Western Elites Blow $60 Billion on Green Energy Subsidies – Poor and Middle Class Hurt the Most

Why do Western Progressives hate the poor?
Internally displaced Syrian youths
Displaced Syrians line up for food.

The environment policies of Western elites make energy more expensive, hurting the poor the most. In 2012 the world blew $60 billion on green energy subsidies for less efficient fuel production.  This money could have been spent on feeding and clothing the poor.
Project Syndicate reported:

According to UN Secretary-General Ban Ki-moon, “Climate change harms the poor first and worst.” This is true, because the poor are the most vulnerable and have the least resources with which to adapt. But we often forget that current policies to address global warming make energy much more costly, and that this harms the world’s poor much more.

Solar and wind power was subsidized by $60 billion in 2012. This means that the world spent $60 billion more on energy than was needed. And, because the total climate benefit was a paltry $1.4 billion, the subsidies essentially wasted $58.6 billion. Biofuels were subsidized by another $19 billion, with essentially no climate benefit. All of that money could have been used to improve health care, hire more teachers, build better roads, or lower taxes.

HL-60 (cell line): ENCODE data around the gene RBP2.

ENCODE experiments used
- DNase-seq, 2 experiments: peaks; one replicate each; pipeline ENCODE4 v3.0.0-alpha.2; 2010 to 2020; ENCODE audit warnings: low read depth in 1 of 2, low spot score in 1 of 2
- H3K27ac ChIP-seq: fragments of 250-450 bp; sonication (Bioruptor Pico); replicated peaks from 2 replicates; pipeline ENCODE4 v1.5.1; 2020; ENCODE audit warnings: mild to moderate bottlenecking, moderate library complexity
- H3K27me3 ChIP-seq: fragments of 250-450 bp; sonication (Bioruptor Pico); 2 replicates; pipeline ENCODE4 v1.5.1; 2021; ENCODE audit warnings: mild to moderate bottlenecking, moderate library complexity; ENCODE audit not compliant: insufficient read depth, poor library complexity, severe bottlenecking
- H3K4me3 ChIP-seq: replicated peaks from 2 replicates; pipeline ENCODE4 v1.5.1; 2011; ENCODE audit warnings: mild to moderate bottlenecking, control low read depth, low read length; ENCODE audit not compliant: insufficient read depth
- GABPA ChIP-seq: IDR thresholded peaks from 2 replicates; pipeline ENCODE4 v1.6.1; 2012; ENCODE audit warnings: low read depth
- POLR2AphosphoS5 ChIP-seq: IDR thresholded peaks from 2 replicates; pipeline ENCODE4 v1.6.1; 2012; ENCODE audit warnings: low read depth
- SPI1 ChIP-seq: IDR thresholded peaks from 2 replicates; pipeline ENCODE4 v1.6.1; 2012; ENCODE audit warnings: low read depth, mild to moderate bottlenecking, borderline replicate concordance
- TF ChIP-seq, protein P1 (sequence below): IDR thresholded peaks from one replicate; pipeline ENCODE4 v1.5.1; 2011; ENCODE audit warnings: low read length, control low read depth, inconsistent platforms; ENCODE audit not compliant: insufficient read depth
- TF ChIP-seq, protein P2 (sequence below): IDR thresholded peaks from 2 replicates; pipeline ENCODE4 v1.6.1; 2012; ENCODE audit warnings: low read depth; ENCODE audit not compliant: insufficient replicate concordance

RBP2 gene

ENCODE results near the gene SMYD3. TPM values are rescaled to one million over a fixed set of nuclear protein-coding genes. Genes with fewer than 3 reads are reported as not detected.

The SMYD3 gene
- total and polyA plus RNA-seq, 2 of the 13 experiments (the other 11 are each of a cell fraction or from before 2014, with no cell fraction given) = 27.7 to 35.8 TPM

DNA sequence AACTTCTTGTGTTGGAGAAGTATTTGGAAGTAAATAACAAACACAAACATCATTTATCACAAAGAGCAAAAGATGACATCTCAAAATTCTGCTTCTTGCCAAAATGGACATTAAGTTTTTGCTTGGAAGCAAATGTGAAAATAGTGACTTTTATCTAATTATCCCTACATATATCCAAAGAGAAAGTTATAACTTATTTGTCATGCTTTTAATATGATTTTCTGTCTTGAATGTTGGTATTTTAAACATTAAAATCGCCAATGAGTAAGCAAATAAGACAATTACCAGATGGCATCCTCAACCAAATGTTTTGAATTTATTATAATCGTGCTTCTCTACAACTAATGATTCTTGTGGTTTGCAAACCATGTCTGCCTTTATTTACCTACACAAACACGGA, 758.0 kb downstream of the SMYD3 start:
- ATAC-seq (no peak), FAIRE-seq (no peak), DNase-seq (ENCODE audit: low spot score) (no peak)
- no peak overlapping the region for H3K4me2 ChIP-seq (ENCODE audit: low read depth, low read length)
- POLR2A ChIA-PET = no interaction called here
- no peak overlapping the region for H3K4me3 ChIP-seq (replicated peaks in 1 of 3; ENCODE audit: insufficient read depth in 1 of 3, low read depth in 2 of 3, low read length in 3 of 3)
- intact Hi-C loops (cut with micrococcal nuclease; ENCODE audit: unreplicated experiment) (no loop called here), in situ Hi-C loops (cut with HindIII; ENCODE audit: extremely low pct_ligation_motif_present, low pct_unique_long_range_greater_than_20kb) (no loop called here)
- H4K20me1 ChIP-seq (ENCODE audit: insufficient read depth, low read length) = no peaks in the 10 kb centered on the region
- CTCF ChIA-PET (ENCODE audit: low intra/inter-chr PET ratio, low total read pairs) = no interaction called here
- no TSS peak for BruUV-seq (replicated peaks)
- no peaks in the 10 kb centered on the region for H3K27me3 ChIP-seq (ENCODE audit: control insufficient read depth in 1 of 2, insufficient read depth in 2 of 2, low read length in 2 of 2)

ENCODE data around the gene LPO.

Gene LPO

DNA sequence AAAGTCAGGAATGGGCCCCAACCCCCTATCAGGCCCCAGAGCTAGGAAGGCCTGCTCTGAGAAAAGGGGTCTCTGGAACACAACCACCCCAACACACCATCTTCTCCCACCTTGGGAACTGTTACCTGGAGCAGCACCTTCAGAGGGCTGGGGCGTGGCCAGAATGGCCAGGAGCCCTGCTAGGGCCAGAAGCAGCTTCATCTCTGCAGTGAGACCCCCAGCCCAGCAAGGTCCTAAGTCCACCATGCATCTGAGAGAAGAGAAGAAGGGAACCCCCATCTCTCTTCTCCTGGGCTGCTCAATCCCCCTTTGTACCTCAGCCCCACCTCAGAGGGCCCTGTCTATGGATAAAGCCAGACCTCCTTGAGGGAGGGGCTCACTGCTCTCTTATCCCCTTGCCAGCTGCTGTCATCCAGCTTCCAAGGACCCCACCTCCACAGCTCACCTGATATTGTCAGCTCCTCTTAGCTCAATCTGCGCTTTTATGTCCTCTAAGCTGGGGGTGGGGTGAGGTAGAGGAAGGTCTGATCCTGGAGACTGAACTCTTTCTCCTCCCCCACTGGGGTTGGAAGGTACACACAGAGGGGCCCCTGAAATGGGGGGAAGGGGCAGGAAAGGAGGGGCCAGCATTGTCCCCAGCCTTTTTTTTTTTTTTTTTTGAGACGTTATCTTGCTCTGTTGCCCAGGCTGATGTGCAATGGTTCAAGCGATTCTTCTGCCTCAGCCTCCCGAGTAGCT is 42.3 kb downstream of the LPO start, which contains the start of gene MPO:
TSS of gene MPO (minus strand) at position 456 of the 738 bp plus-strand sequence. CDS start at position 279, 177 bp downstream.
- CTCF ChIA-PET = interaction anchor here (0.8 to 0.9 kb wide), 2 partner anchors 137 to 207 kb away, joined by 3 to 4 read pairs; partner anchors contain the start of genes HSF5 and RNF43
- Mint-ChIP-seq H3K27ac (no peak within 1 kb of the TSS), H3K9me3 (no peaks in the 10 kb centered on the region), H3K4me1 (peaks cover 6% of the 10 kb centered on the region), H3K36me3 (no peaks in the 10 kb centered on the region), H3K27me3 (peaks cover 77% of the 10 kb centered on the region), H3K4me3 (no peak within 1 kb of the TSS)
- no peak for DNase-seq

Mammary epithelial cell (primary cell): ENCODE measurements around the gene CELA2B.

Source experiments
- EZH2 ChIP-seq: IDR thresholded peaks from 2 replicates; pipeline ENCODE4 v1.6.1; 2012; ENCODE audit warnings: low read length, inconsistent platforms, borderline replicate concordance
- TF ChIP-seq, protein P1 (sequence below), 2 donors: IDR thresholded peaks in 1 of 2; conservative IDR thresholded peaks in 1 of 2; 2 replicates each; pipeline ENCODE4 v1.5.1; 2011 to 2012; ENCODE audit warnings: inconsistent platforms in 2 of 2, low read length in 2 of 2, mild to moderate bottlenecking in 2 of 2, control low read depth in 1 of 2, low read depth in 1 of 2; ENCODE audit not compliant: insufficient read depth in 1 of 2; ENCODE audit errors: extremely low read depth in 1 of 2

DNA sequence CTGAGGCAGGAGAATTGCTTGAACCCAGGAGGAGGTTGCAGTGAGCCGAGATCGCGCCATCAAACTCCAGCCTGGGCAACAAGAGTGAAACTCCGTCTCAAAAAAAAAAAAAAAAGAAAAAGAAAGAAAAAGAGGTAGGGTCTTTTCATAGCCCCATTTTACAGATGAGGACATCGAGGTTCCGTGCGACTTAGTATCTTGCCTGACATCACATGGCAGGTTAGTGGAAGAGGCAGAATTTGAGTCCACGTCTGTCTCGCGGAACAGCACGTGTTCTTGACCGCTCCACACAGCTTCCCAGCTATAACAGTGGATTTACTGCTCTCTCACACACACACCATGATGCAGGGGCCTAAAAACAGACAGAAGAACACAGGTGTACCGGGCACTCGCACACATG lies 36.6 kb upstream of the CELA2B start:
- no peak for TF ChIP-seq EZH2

Forcing everyone to buy more expensive, less reliable energy pushes up costs throughout the economy, leaving less for other public goods. The average of macroeconomic models indicates that the total cost of the EU’s climate policy will be €209 billion ($280 billion) per year from 2020 until the end of the century.

The burden of these policies falls overwhelmingly on the world’s poor, because the rich can easily pay more for their energy. I am often taken aback by well-meaning and economically comfortable environmentalists who cavalierly suggest that gasoline prices should be doubled or electricity exclusively sourced from high-cost green sources. That may go over well in affluent Hunterdon County, New Jersey, where residents reportedly spend just 2% of their income on gasoline. But the poorest 30% of the US population spend almost 17% of their after-tax income on gasoline.

Similarly, environmentalists boast that households in the United Kingdom have reduced their electricity consumption by almost 10% since 2005. But they neglect to mention that this reflects a 50% increase in electricity prices, mostly to pay for an increase in the share of renewables from 1.8% to 4.6%.


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